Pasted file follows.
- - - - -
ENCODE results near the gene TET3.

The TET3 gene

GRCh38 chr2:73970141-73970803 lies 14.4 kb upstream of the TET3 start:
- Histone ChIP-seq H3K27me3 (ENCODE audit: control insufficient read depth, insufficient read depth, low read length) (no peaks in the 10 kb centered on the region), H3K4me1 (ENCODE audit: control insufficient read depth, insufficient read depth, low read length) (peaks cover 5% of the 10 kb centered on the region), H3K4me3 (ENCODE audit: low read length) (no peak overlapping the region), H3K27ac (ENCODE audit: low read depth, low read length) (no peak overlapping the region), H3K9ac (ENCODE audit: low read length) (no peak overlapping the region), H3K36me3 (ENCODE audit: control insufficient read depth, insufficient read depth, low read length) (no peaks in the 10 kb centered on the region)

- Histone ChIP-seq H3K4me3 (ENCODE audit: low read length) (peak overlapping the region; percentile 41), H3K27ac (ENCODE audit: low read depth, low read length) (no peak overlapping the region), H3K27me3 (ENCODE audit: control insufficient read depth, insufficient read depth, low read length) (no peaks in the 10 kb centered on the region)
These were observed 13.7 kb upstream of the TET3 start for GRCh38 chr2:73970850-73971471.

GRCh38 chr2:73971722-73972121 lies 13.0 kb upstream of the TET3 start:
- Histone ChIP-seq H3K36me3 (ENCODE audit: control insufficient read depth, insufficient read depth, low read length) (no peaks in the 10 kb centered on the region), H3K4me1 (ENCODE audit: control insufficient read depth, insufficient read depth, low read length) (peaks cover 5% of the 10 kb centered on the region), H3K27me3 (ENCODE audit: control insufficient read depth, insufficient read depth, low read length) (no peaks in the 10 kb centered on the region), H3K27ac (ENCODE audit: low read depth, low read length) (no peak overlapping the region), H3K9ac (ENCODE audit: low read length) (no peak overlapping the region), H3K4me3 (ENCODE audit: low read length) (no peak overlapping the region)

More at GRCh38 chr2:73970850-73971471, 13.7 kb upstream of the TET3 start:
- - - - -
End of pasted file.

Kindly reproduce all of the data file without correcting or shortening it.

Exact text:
ENCODE results near the gene TET3.

The TET3 gene

GRCh38 chr2:73970141-73970803 lies 14.4 kb upstream of the TET3 start:
- Histone ChIP-seq H3K27me3 (ENCODE audit: control insufficient read depth, insufficient read depth, low read length) (no peaks in the 10 kb centered on the region), H3K4me1 (ENCODE audit: control insufficient read depth, insufficient read depth, low read length) (peaks cover 5% of the 10 kb centered on the region), H3K4me3 (ENCODE audit: low read length) (no peak overlapping the region), H3K27ac (ENCODE audit: low read depth, low read length) (no peak overlapping the region), H3K9ac (ENCODE audit: low read length) (no peak overlapping the region), H3K36me3 (ENCODE audit: control insufficient read depth, insufficient read depth, low read length) (no peaks in the 10 kb centered on the region)

- Histone ChIP-seq H3K4me3 (ENCODE audit: low read length) (peak overlapping the region; percentile 41), H3K27ac (ENCODE audit: low read depth, low read length) (no peak overlapping the region), H3K27me3 (ENCODE audit: control insufficient read depth, insufficient read depth, low read length) (no peaks in the 10 kb centered on the region)
These were observed 13.7 kb upstream of the TET3 start for GRCh38 chr2:73970850-73971471.

GRCh38 chr2:73971722-73972121 lies 13.0 kb upstream of the TET3 start:
- Histone ChIP-seq H3K36me3 (ENCODE audit: control insufficient read depth, insufficient read depth, low read length) (no peaks in the 10 kb centered on the region), H3K4me1 (ENCODE audit: control insufficient read depth, insufficient read depth, low read length) (peaks cover 5% of the 10 kb centered on the region), H3K27me3 (ENCODE audit: control insufficient read depth, insufficient read depth, low read length) (no peaks in the 10 kb centered on the region), H3K27ac (ENCODE audit: low read depth, low read length) (no peak overlapping the region), H3K9ac (ENCODE audit: low read length) (no peak overlapping the region), H3K4me3 (ENCODE audit: low read length) (no peak overlapping the region)

More at GRCh38 chr2:73970850-73971471, 13.7 kb upstream of the TET3 start: